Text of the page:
Rick Mather Architects are delighted to announce that our collaborative Olympicopolis competition scheme has won the peoples vote on the Architects Journal's recent public poll.

Our team were one of six leading design & architecture teams chosen to develop a competition design for a major new cultural and educational space at London's Queen Elizabeth Olympic Park. The competition presented an extraordinarily absorbing design challenge for a high-profile global project, which RMA and the team embraced to produce a highly original and competitive scheme.

Eighteen months after the competition process completed, the AJ published all the shortlisted design proposals, and opened a public poll to ask "whose design for Olympicopolis do you like best?". RMA's scheme was awarded 58% of the vote, versus the winning scheme which received 27%.

Our team included:

Lead: Ramboll
Architects: Rick Mather Architects RCR ISHIGAMI SO-IL
Landscape: Gross Max
Structural Engineer: Ramboll, Eckersley O'Callaghan
M&E / Sustainability: Max Fordham
Transport Consultant: Steer Davis Gleave
Project Manager/Cost: Gardiner and Theobald
Access Consultant: People Friendly Designs
Theatre Design: Charcoal Blue
Sensory Input: Sissel Tolaas Daniel Pemberton Eley Kishimoto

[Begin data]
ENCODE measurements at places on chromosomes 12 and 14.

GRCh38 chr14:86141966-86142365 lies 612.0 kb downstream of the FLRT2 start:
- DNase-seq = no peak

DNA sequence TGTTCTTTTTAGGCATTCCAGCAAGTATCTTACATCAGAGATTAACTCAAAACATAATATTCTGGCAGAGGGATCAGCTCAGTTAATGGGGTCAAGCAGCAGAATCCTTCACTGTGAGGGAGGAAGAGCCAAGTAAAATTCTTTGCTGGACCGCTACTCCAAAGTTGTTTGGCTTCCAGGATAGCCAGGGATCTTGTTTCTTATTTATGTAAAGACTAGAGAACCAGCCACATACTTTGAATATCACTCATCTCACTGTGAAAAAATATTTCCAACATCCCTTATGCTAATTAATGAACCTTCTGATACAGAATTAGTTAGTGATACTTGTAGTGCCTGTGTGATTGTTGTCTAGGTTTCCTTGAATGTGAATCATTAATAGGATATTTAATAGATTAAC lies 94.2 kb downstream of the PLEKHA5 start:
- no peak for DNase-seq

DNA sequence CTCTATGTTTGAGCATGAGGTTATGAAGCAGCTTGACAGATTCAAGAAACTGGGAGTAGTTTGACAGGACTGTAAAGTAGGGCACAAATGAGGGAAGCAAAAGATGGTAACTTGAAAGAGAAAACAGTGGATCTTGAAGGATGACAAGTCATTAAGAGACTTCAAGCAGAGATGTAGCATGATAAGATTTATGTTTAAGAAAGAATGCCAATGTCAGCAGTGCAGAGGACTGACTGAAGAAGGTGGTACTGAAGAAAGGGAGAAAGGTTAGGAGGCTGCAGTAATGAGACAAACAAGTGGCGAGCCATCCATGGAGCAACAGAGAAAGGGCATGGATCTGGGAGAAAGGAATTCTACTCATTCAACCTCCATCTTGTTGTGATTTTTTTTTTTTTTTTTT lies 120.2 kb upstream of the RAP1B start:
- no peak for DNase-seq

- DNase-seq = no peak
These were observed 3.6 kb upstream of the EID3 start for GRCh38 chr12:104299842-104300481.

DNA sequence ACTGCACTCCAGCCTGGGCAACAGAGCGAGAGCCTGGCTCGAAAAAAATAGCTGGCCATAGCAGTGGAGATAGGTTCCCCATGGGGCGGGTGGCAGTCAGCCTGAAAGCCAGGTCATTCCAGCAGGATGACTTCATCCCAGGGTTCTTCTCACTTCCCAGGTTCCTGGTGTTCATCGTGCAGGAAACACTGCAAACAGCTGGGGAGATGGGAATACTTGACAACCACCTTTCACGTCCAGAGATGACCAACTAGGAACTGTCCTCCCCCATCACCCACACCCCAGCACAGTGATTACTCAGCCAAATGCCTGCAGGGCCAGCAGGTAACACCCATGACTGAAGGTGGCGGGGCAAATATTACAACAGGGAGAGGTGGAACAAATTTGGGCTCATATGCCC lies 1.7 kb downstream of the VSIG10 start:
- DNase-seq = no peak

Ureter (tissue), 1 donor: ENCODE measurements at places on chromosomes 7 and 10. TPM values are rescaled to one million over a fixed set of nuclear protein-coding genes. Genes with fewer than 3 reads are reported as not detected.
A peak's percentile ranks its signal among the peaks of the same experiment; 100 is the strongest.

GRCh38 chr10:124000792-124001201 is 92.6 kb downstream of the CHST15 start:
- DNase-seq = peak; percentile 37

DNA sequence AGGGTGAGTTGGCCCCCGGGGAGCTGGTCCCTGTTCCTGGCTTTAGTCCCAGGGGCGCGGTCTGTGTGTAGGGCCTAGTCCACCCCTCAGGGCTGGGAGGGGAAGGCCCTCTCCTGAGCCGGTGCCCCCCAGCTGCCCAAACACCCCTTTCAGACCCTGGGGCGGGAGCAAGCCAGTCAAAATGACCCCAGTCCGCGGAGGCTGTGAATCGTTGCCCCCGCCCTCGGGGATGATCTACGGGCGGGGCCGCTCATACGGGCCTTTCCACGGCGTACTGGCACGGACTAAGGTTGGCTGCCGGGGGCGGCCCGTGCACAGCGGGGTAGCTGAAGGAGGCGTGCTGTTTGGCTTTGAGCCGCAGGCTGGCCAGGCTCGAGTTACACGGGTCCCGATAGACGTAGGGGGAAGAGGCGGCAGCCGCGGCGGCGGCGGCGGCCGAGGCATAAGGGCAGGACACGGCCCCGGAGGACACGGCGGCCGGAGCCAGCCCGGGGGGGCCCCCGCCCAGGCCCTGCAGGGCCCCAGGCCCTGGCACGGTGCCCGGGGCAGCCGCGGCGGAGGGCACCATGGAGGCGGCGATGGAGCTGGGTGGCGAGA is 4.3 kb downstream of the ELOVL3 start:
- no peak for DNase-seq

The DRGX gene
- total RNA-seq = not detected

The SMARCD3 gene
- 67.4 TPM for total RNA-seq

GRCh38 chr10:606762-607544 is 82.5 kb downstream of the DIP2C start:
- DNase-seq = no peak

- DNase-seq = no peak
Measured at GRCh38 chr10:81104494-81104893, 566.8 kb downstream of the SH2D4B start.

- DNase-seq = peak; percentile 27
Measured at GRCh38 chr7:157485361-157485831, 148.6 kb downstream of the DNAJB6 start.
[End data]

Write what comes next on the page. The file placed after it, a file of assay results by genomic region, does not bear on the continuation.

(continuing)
Lighting: Spiers and Major Security Engineering: QCIC Group
Interactive / Interiors: Ab Rogers
Stakeholder Engagement: Britain Thinks

Our approach to the competition drew on an international collaboration that would challenge certain urban orthodoxies. We developed a huge range of sketches, models and ideas about the nature of the site. Trapped between two identities of landscape and city we grappled with the orthodoxy that the development could not simply be rolled out as a conventional urban grid, a pale imitation of nearby streets, irrespective of its prominent riverfront position, the context of Olympic pavilions and most significantly the heroic scale of accommodation and volume required from the brief.

The early drawings of Ishigami and RCR helped refine the idea of an ascending series of roofscapes, to create a single sweeping landscape that responded to the curve of the adjacent Aquatic centre roof. This allowed every institution to have a presence when approach from the main entrance bridge, and overcoming a key challenge of visually unfurling the collective institutions when arriving at the entrance.

We thoroughly enjoyed the design process and the creative energy and insight that our global collaboration brought to the project. Our proposals sought to reflect the dynamism, vision and diversity of the ideas presented in our design team workshops. From the competition process we have gained an appreciation for the varied techniques, approaches and strengths of these firms, and have since collaborated on other competitions and projects.